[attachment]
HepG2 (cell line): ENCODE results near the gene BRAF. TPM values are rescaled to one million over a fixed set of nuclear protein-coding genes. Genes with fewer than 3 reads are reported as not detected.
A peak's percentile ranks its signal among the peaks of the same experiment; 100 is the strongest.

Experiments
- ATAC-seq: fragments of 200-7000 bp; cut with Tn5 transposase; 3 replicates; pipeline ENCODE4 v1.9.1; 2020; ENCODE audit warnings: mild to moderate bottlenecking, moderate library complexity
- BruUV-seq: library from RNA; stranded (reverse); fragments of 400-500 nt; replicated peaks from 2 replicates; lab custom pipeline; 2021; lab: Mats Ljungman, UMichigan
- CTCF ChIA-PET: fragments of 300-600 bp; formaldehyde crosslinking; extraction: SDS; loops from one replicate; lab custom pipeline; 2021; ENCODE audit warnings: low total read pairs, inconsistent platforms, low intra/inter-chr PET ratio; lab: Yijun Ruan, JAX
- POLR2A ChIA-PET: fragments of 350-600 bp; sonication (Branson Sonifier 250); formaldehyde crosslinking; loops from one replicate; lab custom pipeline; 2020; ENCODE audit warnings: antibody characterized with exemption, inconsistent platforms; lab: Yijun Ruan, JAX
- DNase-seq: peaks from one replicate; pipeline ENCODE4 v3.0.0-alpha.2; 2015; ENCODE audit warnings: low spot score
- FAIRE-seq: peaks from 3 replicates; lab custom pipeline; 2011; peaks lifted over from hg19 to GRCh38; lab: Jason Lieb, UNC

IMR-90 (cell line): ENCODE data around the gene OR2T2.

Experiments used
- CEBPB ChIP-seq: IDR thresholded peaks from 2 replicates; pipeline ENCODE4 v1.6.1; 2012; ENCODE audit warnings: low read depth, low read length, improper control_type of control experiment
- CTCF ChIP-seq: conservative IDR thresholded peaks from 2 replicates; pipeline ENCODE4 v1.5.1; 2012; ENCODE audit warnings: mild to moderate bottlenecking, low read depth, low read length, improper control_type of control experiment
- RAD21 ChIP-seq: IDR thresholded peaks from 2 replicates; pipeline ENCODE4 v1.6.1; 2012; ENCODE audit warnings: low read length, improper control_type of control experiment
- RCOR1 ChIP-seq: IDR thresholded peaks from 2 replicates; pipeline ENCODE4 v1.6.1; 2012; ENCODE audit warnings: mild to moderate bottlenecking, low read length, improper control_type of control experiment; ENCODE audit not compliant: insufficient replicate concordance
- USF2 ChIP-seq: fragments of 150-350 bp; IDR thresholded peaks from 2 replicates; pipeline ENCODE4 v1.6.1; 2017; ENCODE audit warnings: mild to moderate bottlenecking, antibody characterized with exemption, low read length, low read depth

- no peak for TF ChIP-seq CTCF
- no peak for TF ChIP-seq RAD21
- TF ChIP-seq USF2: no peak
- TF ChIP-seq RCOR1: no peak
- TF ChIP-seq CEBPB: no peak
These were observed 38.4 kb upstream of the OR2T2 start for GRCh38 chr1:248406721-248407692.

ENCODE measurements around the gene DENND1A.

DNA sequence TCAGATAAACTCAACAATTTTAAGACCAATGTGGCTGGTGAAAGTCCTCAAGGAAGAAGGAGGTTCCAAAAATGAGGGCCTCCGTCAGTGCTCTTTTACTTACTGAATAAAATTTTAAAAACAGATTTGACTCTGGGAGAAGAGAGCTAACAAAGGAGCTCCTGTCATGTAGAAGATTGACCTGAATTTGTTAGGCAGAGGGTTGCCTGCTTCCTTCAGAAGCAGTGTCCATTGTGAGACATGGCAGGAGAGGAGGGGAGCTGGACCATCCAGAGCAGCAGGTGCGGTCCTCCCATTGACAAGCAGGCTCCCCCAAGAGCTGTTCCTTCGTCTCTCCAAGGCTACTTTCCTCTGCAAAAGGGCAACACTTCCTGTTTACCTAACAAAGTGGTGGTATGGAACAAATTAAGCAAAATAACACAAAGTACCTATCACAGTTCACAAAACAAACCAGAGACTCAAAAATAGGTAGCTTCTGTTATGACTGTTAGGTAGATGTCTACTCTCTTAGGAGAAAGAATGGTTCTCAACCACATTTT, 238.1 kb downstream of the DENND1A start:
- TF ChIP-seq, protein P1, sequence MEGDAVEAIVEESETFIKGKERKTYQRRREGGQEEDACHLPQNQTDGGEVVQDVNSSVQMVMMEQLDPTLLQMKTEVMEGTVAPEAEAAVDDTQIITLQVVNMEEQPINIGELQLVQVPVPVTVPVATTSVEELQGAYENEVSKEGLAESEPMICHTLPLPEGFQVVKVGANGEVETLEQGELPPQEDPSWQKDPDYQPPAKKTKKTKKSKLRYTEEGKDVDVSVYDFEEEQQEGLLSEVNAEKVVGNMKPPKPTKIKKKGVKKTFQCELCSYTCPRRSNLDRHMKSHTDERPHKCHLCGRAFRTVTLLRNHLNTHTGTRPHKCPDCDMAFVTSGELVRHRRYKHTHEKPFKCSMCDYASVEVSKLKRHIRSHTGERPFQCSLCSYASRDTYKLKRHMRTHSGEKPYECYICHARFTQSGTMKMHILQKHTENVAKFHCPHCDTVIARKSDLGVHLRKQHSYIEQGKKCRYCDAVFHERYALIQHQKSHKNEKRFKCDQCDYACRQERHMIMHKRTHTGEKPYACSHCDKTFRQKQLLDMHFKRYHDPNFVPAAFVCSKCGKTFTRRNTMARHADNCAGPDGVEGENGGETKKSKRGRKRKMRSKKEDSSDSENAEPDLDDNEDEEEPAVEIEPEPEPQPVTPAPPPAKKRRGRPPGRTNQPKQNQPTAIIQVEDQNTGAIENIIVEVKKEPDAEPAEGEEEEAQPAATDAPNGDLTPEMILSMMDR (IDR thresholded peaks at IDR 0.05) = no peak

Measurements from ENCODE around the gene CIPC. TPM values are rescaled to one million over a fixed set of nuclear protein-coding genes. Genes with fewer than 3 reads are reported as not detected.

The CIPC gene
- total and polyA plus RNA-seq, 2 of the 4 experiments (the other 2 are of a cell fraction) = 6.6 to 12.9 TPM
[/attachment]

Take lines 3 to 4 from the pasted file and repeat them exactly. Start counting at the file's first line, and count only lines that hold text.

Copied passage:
Experiments
- ATAC-seq: fragments of 200-7000 bp; cut with Tn5 transposase; 3 replicates; pipeline ENCODE4 v1.9.1; 2020; ENCODE audit warnings: mild to moderate bottlenecking, moderate library complexity